Part of the plan involves growing the Upper Hunter's agriculture industry, including intensive animal farming like chickens and pigs.
Retired Tocal College head Cameron Archer, who has been involved in looking at opportunities for the Upper Hunter, said it was crucial to bring land "back into the mainstream economy".
Mr Archer said the "patchiness" of the regulatory framework that oversees mine land, due to different requirements throughout time as mines were approved, meant there had been no coordinated investigation into what was actually possible.
He said the Upper Hunter was perfectly placed to grow a thriving agriculture industry due to its proximity to markets and feed growing locations, plus reliable water supply.
"We can't afford to do this bit by bit as mines close because we will lose the opportunity of whole quantum," Mr Archer said.
"Mining companies are there to mine and when they no longer want to mine, they leave. Somehow we need to transition the land into bigger parcels that can be treated as whole so the region benefits and diversifies."
Mr Archer said to date the government had been reluctant to get involved which was "unfortunate", but he believed there needed to be acquisition of large parcels of land by a special authority set up to oversee the Upper Hunter diversify.
"Farms don't stop, they keep going," he said.
"Mines stop, but good farms just keep going and those jobs keep going too."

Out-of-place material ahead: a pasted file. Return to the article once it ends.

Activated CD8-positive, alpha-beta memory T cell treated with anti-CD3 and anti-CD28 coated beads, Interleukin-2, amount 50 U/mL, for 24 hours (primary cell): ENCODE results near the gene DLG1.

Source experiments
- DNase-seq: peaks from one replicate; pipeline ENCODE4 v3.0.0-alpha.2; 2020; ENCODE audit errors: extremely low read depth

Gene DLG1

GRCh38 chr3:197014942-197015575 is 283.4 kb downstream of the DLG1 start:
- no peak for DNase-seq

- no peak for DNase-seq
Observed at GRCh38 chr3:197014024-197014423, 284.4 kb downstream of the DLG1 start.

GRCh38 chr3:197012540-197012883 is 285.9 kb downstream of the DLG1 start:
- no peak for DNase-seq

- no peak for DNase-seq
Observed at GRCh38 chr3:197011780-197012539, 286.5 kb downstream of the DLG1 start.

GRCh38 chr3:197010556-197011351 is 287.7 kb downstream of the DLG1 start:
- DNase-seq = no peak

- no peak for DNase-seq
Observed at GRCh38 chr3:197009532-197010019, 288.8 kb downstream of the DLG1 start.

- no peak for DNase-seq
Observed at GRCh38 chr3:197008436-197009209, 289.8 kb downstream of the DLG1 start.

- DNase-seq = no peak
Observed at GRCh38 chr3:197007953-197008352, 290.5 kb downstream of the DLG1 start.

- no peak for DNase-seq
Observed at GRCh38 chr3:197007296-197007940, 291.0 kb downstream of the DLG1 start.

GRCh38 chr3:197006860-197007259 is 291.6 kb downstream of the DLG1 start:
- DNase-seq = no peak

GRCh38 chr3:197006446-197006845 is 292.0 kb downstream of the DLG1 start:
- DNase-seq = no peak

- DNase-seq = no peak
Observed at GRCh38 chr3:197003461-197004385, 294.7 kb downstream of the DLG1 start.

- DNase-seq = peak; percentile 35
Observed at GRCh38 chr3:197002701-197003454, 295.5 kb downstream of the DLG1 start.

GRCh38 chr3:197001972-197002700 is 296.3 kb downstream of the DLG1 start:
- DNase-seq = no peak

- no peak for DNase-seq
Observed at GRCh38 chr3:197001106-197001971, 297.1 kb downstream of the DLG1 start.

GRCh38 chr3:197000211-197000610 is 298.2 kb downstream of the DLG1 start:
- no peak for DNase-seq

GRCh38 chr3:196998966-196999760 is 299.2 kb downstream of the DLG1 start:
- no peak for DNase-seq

Late last year Muswellbrook Coal issued a masterplan for its site once the mine closes in September and 150 workers lose their jobs.
The mine's owner, Japanese energy producer Idemitsu, has a view to transform the old pit into an energy training and industry precinct.
The project, which will incorporate green hydrogen, solar and pumped hydrogen, is a key part of the company's efforts to reduce its carbon emissions by four megatonnes and generate four gigawatts of renewable energy by 2030.
The company is aiming to be carbon neutral by 2050.
Idemitsu Australia chief executive Steve Kovac said the project represented a "once in a generation opportunity" to stimulate economic growth and create jobs following the mine's closure.
The most advanced component of the project, The Bells Mountain pumped hydro scheme, will see the mining void transformed into a 250 megawatt generator by 2027. The mining void can hold six gigalitres of water (by comparison Grahamstown Dam holds 182 gigalitres).
Water would be pumped 2000 metres to the top of Bells Mountain where it would be stored in a 1.9 gigalitre reservoir that would be created on the top of the mountain.
It would flow using gravity through pipes to drive a turbine at the base of the mountain.
The project would generate 250 megawatts with eight hours of storage capacity (for a total of 2000MWh of stored energy) to feed electricity into existing high voltage power lines nearby.
Work is also underway to assess the feasibility of a 150-200 megawatt solar photovoltaic array and associated battery project.
The third element is a green hydrogen production and refuelling facility, which Idemitsu is developing with advisory firm Energy Estate.